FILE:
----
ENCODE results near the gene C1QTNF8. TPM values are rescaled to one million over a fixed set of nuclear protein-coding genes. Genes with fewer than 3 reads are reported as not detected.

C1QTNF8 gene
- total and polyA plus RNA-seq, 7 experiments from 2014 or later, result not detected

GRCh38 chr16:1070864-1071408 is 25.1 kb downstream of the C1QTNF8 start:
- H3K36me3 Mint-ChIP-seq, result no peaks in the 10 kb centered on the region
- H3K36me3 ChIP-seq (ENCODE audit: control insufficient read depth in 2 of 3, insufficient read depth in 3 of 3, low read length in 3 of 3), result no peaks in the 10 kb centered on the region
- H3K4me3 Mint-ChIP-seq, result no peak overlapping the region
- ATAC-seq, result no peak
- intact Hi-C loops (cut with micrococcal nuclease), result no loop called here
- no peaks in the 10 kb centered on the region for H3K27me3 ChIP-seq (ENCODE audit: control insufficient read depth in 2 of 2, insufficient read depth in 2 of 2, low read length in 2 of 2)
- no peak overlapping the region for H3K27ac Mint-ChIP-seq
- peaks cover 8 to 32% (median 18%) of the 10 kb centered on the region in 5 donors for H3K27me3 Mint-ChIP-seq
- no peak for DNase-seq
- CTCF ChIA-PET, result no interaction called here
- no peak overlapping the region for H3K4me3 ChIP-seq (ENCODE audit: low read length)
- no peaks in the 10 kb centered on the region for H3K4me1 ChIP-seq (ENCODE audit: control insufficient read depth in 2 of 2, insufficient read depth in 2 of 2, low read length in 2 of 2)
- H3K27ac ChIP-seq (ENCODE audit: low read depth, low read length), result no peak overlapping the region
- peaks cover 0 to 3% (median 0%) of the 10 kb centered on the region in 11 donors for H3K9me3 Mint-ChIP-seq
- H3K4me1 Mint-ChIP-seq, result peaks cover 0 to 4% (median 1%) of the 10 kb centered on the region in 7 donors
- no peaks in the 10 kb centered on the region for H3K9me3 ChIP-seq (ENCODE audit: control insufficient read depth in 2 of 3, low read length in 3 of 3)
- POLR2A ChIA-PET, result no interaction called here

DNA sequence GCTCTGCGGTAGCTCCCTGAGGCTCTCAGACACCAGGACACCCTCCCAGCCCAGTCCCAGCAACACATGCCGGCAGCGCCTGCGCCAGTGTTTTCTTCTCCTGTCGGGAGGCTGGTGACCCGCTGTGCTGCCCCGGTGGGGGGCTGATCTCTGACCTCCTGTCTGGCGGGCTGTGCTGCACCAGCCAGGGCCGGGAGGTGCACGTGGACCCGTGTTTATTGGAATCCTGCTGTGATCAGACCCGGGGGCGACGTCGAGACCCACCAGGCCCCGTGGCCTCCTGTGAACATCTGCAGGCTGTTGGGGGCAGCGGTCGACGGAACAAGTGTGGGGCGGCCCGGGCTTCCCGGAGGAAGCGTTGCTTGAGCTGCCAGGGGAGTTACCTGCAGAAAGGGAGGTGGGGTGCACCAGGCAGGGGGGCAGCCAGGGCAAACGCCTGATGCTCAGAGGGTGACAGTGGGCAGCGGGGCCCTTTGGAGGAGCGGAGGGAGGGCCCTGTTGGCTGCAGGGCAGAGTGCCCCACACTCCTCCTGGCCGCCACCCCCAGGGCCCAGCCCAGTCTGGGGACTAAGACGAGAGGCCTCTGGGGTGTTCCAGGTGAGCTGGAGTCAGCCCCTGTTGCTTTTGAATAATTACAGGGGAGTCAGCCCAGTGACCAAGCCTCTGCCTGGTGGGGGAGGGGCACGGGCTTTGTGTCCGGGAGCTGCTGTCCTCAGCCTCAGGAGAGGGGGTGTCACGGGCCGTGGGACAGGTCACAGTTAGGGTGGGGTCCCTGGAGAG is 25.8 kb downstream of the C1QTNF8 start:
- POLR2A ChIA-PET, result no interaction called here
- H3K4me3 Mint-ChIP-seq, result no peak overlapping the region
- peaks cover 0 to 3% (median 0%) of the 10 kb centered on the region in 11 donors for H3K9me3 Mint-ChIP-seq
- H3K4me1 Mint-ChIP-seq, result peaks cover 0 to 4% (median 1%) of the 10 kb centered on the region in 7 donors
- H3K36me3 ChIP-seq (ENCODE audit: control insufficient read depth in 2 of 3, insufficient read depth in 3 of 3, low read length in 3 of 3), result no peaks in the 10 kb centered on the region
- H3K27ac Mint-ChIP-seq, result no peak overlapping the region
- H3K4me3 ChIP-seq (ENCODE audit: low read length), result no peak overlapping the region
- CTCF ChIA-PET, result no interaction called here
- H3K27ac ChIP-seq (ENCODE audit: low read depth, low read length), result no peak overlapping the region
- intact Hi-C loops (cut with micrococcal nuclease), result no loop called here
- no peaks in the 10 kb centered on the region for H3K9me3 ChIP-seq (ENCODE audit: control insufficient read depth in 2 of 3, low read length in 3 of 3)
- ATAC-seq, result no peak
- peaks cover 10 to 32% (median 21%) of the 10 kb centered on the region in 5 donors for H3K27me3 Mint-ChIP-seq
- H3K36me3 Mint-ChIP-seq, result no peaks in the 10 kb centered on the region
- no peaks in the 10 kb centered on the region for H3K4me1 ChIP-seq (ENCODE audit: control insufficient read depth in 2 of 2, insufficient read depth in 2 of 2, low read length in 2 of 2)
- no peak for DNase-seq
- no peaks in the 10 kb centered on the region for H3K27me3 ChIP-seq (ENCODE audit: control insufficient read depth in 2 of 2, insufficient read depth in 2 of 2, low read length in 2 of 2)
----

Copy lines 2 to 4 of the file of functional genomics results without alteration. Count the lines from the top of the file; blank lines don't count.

C1QTNF8 gene
- total and polyA plus RNA-seq, 7 experiments from 2014 or later, result not detected

GRCh38 chr16:1070864-1071408 is 25.1 kb downstream of the C1QTNF8 start: